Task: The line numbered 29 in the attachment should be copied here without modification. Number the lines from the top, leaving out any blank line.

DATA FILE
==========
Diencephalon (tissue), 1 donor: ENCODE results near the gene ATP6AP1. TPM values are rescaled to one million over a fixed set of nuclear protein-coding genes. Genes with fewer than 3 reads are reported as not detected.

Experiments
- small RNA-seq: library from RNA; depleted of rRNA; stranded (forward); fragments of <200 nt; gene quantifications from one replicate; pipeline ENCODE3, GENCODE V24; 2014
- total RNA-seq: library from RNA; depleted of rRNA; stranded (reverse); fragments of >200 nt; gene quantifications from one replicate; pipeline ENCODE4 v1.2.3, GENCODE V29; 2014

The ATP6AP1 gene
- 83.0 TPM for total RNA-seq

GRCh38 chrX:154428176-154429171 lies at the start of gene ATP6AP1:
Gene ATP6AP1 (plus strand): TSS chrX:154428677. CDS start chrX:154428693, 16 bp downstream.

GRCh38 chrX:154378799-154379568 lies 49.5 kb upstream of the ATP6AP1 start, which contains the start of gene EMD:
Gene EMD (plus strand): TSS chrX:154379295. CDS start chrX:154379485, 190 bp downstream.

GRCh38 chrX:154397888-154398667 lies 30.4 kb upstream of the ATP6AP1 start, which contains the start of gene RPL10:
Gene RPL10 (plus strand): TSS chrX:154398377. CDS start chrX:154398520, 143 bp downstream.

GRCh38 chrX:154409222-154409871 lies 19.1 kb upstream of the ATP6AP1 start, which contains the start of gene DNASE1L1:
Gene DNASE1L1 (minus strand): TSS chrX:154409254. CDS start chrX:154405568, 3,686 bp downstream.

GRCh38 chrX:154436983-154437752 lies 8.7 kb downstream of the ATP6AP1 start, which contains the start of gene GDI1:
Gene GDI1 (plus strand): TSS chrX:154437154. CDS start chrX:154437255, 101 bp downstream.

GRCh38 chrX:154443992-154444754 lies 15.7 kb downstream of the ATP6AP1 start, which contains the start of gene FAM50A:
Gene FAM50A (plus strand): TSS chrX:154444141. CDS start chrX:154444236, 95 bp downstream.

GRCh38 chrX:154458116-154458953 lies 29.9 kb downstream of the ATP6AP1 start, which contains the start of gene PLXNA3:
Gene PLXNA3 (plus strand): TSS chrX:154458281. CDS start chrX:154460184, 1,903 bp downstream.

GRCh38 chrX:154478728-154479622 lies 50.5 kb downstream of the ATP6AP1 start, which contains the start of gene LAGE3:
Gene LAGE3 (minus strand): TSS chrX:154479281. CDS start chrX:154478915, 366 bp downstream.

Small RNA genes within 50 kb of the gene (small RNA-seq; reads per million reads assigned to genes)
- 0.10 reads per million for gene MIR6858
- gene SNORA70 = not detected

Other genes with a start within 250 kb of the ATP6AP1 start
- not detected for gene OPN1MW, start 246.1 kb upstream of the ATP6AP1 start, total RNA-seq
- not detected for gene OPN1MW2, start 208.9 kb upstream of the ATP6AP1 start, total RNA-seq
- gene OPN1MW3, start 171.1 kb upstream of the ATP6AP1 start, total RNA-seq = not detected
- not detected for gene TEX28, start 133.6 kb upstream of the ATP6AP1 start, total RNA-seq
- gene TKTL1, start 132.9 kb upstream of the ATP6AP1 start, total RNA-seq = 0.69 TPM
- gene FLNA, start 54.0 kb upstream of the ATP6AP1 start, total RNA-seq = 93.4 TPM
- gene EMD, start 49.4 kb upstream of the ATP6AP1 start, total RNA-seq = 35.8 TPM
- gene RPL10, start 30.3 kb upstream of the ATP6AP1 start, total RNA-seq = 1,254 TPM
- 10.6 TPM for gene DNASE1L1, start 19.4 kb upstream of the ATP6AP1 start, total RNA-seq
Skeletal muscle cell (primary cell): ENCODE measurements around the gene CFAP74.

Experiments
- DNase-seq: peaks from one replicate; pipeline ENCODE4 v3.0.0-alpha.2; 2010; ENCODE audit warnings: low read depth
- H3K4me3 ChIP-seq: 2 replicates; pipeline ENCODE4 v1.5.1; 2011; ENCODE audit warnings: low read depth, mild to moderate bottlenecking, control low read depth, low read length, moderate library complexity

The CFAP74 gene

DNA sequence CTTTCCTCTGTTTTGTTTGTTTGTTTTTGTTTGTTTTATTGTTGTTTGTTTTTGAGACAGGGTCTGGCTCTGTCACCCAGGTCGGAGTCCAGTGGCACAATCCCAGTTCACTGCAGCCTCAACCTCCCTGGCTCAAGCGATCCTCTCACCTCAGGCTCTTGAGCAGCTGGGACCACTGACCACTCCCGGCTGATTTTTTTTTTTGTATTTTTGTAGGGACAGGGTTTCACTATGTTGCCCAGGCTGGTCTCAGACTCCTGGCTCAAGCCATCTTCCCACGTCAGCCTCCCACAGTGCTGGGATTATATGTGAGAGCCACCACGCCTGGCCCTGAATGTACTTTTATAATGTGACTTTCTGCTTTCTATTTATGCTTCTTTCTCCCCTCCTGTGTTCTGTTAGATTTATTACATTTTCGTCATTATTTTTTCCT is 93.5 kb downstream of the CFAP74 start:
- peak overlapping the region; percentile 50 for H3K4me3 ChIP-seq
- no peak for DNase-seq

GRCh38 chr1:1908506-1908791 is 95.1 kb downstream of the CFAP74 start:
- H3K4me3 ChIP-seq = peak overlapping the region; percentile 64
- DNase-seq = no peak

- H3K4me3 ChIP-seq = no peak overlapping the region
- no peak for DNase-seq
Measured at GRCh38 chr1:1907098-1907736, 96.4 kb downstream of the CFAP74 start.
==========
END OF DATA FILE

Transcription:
- gene OPN1MW3, start 171.1 kb upstream of the ATP6AP1 start, total RNA-seq = not detected